Green Is A Chile Pepper Round Is A Tortilla

The children in Green is a Chile Pepper discover a world of colours all around them, from red spices and swirling skirts to yellow tortillas and sweet corn cake. Round is a Tortilla explores the world of shapes, from rectangular ice-cream carts to triangular slices of watermelon and quesadillas With rich, boisterous folk-art illustrations, a fun-to-read rhyming text, and an informative glossary, these lively picture books will be a hit with your preschooler! ~ Hispanic – Preschool


One Is a Piñata: A Book of Numbers
by Roseanne Greenfield Thong

“One is a rainbow. / One is a cake. / One is a piñata that’s ready to break!”  In this lively companion to the Pura Belpré–honored Green Is a Chile Pepper, children experience a fiesta of numbers all around them, from one piñata to two maracas, six salsas and more. With vibrant illustrations and rhyming text, One is a Piñata is a fun counting book that little readers will love. ~ Hispanic – Preschool



 

 

 

 


Between Us and Abuela: A Family Story from the Border
by Mitali Perkins

Hispanic Children's & YA Books

Just before Christmas, Maria is traveling with her mother and younger brother, Juan, to visit their grandmother on the border of California and Mexico. For the few minutes they have together at the fence, they exchange stories and Christmas gifts with the grandmother they haven’t seen in years. When Juan’s gift is too big to fit through the fence, Maria has a brilliant idea. Between Us And Abuela is a heartwarming story about family and love. ~ Hispanic – Preschool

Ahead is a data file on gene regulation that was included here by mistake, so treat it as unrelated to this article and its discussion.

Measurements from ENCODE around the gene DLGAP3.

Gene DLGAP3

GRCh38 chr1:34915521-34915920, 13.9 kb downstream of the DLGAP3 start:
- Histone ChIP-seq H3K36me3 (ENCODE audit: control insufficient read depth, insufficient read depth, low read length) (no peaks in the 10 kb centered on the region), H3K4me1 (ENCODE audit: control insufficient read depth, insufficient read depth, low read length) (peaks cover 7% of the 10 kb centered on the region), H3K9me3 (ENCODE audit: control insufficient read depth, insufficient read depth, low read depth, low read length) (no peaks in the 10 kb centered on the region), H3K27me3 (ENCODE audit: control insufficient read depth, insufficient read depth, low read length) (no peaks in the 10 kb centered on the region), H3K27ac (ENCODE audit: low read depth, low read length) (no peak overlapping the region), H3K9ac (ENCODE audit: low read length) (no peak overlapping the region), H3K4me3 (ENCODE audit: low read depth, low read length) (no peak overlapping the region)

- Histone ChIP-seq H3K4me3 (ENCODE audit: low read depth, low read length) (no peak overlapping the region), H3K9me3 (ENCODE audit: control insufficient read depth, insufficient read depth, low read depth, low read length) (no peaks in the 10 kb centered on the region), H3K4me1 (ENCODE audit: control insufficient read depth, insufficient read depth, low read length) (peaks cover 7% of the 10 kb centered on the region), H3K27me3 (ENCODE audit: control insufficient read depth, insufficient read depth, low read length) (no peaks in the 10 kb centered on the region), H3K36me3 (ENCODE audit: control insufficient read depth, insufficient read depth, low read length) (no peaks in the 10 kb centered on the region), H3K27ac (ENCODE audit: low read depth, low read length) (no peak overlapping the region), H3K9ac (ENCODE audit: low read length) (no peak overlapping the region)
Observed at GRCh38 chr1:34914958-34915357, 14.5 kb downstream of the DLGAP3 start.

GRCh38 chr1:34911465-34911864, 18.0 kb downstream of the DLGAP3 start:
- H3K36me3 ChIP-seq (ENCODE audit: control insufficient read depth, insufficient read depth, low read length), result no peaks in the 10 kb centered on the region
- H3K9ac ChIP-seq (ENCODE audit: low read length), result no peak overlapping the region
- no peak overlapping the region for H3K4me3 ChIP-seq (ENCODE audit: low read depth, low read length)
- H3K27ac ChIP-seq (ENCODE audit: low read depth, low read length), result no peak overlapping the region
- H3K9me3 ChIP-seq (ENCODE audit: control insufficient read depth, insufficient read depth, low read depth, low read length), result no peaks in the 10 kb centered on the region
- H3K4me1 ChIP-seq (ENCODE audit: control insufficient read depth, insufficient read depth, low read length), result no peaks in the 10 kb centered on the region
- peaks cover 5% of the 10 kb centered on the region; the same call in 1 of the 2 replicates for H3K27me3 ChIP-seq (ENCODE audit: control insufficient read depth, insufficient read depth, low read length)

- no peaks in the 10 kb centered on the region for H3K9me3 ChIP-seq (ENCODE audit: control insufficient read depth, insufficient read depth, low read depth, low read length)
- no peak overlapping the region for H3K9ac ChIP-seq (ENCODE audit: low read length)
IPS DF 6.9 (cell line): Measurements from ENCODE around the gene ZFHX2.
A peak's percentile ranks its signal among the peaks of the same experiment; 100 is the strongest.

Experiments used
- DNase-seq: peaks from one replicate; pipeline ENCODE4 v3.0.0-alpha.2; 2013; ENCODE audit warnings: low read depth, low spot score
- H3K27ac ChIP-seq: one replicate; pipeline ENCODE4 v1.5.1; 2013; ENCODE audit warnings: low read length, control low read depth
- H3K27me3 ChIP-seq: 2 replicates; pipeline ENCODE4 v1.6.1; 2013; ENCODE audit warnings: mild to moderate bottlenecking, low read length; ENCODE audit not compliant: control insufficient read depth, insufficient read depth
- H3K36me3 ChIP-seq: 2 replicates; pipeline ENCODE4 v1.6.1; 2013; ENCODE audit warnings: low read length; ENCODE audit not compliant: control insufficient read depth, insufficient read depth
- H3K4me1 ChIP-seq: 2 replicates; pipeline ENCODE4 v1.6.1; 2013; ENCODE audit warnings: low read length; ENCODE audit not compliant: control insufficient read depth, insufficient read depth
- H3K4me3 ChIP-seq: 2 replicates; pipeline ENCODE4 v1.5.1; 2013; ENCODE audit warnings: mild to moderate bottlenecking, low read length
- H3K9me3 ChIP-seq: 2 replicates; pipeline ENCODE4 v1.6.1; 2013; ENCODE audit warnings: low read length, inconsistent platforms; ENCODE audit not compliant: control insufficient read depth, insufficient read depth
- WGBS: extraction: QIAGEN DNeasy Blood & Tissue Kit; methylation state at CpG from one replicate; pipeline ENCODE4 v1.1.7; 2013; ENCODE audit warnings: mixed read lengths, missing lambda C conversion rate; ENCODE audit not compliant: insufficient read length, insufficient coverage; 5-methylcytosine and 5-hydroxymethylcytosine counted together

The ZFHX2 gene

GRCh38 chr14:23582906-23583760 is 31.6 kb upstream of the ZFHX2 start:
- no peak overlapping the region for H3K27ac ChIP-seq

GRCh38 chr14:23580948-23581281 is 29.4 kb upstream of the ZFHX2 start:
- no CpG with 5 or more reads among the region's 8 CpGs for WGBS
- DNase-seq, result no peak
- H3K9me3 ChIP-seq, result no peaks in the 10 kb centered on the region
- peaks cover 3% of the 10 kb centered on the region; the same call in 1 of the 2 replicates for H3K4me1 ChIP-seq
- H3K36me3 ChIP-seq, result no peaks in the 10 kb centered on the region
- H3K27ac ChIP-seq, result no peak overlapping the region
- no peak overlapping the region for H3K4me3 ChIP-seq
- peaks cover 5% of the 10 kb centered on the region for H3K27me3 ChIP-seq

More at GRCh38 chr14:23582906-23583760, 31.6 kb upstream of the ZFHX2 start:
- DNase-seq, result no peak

Related: 30 Multicultural Picture Books about Immigration


Life Without Nico
by Andrea Maturana

Hispanic Children's & YA Books

When Maia’s best friend moves away, she feels empty, bored, and alone. Slowly, things begin to get better: She makes a new friend, and discovers a new passion. When Nico returns, Maia worries that there will no longer be room for him but she soon learns that there is always enough space in your heart for friends. Life Without Nico is a moving picture book that sensitively explores a child’s feelings around friendship and loss. ~ Hispanic – Preschool


Abuela
by Arthur Dorros

Abuela

Judging by the amount of books about Abuelas out there, Grandmothers must play a very important role in Hispanic families! While riding on a bus with her Abuela, a little girl imagines that they are carried up into the sky and fly over the sights of New York City. The melodic text and the exuberant mixed-media illustrations perfectly capture the jazzy energy of this imaginary trip. ~ Hispanic – Preschool

Related: 40+ Multicultural Children’s Books about Grandparents


The Night of Las Posadas
by Tomie dePaola

The Night of Las Posadas

Every year the procession of Las Posadas goes from door to door seeking shelter on Christmas Eve. But this year everything goes wrong: Sister Angie, who is in charge of the celebration, has to stay home with the flu, and Lupe and Roberto, who are to play Mary and Joseph, get caught in a snowstorm. Mysteriously, a man and a woman arrive in time to take their place in the procession and disappear at the end before they can be thanked. The Night of Las Posadas is a magical story of a Christmas miracle, complemented by luminous paintings. ~ Hispanic – Preschool

Related: 12 Multicultural Children’s Books about the Nativity Story


Chavela and the Magic Bubble
by Monica Brown

Chavela and the Magica Bubble

Littlle Chavela loves chewing gum – and blowing bubbles! On a day out with her abuelita (the grandmother theme again!), she finds a mysterious kind of gum and blows a giant bubble that lifts her up into the air and carries her on a magical journey. Luscious, candy-coloured paintings illustrate this fantastical story with an ecological twist. The afterword of Chavela and the Magic Bubble provides information on natural chewing gum, the rainforest, and sustainable farming, as well as music to a traditional Latin American folksong. ~ Hispanic – Preschool